Farmer and wage worker
I shall take for example that branch of productive industry which is still at the present day the most generally followed in France, and in almost all the countries of the world--I mean the cultivation of the soil. In France most of those who labor for hire in agriculture, are themselves owners of certain plots of ground, which just enable them to subsist without working for anyone else. When these laborers come to offer their services to a neighboring landowner or farmer, if he refuses them a certain rate of wages, they retire to their own small property and await another opportunity.
I think that, upon the whole, it may be asserted that a slow and gradual rise of wages is one of the general laws of democratic communities. In proportion as social conditions become more equal, wages rise; and as wages are higher, social conditions become more equal.  (Alexis de Tocqueville, “Influence of Democracy on Wages,” Democracy in America, II.3.vii.)
De Tocqueville does go on to warn, however, that when employers grow rich and powerful and are able to combine against the workers, wages tend to fall.  You then have the paradox of public prosperity in which only some people participate — and the gap grows wider and wider as ownership of capital replaces ownership of labor as the principal means of being productive.
So, ultimately, wages, high or low, are not the main thing here.  It’s income, not the specific mechanism — and income depends on becoming productive, which in a modern economy means owning both labor and capital.  As the late Walter Reuther explained,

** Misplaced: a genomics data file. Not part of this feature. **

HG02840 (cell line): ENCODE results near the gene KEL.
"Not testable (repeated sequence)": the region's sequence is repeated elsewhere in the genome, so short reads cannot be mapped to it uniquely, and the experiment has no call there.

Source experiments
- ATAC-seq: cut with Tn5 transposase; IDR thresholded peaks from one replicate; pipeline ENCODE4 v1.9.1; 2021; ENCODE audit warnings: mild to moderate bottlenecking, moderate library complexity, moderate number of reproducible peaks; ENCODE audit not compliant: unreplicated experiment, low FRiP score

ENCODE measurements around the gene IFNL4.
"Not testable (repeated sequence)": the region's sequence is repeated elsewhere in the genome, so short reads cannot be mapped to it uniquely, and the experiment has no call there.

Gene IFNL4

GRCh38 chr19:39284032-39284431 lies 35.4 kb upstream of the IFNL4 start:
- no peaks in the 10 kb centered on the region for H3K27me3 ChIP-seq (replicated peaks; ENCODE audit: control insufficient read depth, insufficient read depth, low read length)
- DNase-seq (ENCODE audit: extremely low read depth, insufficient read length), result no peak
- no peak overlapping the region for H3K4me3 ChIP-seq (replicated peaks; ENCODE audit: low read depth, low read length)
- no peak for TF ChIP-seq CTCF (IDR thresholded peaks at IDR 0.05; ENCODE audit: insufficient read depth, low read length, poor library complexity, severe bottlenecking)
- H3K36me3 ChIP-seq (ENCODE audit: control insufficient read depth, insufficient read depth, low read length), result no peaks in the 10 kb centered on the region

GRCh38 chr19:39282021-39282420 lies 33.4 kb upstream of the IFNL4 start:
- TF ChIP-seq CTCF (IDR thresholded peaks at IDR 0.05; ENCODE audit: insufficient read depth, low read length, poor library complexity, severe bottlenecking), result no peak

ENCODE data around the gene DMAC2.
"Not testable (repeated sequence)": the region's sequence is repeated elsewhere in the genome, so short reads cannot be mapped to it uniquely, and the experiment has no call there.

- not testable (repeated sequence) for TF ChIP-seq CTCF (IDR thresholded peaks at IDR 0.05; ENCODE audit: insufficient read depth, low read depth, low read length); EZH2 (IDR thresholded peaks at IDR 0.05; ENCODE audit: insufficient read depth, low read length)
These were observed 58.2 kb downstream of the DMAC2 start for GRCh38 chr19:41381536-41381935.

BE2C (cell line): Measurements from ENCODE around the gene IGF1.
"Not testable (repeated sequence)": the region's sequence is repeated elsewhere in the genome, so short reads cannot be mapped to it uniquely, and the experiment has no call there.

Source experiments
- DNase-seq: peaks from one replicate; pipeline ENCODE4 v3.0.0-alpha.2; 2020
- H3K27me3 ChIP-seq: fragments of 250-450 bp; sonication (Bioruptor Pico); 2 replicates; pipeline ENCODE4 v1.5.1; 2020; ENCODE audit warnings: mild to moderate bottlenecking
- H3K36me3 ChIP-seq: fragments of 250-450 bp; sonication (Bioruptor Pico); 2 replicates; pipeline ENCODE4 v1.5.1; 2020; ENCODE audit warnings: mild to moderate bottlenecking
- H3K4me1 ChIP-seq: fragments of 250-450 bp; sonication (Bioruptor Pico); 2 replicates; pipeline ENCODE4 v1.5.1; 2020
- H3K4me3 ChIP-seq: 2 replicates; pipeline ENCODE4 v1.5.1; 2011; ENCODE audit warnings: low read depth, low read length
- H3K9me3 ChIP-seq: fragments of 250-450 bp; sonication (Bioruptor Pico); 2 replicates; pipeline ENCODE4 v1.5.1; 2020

Reuther: raising wages increases costs and concentrates wealth
Profit sharing in the form of stock distributions to workers would help to democratize the ownership of America’s vast corporate wealth which is today appallingly undemocratic and unhealthy.  The Federal Reserve Board recently published data from which it is possible to estimate the degree of concentration in the ownership of publicly traded stock held by individuals and families as of December 1962. Preliminary analysis of these data indicates that, despite all the talk of a “people’s capitalism” in the United States, little more than one percent of all consumer units owned approximately 70 percent of all such stock.  Fewer than 8 percent of all consumer units owned approximately 97 percent—which means, conversely, that the total direct ownership interest of more than 92 percent of America’s consumer units in the corporation-operated productive wealth of this country was approximately 3 percent.  Profit sharing in a form that would help to correct this shocking maldistribution would be highly desirable for that reason alone. . . . If workers had definite assurance of equitable shares in the profits of the corporations that employ them, they would see less need to seek an equitable balance between their gains and soaring profits through augmented increases in basic wage rates. This would be a desirable result from the standpoint of stabilization policy because profit sharing does not increase costs. Since profits are a residual, after all costs have been met, and since their size is not determinable until after customers have paid the prices charged for the firm’s products, profit sharing as such cannot be said to have any inflationary impact upon costs and prices. [Testimony before the Joint Economic Committee of Congress on the President’s Economic Report, February 20, 1967.]
Clearly there needs to be a way of equalizing economic opportunity without injustice.  Capital Homesteading, a proposal applying the principles of the Just Third Way, is one possibility that needs to be considered seriously.